“Well, I have no idea how his brain works, but I do believe it’s all bluster, bravado, and more manipulation. If he did put anything online, who’s going to see it? No one that’s important to you would take any rumor on the Internet or on social media seriously. Anything he said would reflect badly only on him. You’re a well-known CEO and a public persona. A decades-old story or reference would be quickly discarded and buried under new scandals.”

“Coming from my own brother, though, it could bubble up into a major embarrassment, especially during a slow news cycle. What could something like that do to my stock price?”

“Candace, relax. I really don’t think it’s going to happen. He’s just trying to scare you, I promise.”

“Logically, I agree with you. But I’m worried. Don’t send him any more emails. I’m not going to contact him, either. He’ll figure out he’s not getting the money.”

“Got it. Anything else?”

“No. Thanks for your thoughts, David. We’ll talk later.”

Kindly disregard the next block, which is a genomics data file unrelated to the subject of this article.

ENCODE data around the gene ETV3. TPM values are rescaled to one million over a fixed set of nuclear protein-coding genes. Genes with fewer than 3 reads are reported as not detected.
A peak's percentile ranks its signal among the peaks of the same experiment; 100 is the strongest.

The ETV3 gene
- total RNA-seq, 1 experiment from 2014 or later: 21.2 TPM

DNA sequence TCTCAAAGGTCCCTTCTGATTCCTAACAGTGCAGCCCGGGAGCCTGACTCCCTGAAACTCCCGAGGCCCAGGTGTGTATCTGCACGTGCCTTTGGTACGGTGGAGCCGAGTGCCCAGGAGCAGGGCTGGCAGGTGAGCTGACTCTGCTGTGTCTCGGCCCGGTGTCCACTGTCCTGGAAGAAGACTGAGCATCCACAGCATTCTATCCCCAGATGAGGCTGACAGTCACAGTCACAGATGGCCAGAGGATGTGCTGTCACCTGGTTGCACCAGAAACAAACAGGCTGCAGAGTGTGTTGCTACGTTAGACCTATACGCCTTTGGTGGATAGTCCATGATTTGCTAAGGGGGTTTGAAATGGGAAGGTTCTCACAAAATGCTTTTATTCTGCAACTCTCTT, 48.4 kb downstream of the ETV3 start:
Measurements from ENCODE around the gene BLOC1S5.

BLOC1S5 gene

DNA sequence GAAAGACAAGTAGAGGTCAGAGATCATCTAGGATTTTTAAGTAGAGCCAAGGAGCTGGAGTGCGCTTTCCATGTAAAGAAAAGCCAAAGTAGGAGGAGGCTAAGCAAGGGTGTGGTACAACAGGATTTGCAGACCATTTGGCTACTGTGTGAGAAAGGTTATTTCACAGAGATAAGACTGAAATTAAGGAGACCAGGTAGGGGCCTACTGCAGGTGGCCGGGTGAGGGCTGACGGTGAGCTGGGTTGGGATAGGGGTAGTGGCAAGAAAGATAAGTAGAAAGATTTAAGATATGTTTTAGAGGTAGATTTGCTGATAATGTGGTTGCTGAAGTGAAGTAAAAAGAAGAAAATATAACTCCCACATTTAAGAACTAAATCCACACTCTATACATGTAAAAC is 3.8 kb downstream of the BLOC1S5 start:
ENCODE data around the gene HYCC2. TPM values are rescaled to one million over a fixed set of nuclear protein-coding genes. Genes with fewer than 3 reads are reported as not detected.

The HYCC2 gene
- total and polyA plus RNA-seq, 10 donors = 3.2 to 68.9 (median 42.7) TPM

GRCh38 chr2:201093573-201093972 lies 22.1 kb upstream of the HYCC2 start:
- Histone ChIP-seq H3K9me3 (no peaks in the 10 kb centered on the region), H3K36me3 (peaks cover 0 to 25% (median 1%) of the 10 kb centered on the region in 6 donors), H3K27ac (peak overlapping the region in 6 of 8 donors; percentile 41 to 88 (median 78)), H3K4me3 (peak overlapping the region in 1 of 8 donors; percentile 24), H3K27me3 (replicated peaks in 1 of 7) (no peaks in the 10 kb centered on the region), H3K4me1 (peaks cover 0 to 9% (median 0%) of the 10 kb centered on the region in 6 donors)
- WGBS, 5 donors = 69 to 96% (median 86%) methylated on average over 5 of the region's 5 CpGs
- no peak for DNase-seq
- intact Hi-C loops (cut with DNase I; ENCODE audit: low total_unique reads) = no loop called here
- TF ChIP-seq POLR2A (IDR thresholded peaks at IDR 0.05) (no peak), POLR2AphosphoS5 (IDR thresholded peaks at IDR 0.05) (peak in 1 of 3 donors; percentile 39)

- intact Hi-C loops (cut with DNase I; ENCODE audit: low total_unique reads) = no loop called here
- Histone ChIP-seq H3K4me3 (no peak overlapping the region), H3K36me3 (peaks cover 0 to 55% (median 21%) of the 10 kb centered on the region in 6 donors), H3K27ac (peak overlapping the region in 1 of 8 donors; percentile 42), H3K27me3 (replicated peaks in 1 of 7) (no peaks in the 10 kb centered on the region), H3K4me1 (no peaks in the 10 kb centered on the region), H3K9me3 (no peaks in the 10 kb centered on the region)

Candace clicked off the phone and let out a deep breath. At the next red light, she checked her appearance in the rearview mirror. She shook her head slightly, inspected her teeth, and flinched at a short honk when the light changed. Accelerating, she glanced at the dashboard clock. She was going to be late to the luncheon at the museum in Midtown.

Without warning, her mind switched to an image of herself as an overweight teenager of twenty-plus years ago. Her stomach clenched as she remembered her constant fear of catching her reflection in a mirror. She had graduated high school a year early, but no funds were available for college—her parents’ bleak financial situation had been frustrating, at best. In an indirect way, it had been the cause of everything. Stuck at home, she had found a job as a clerk at a travel agency and started saving her money.

BOOK: Underwater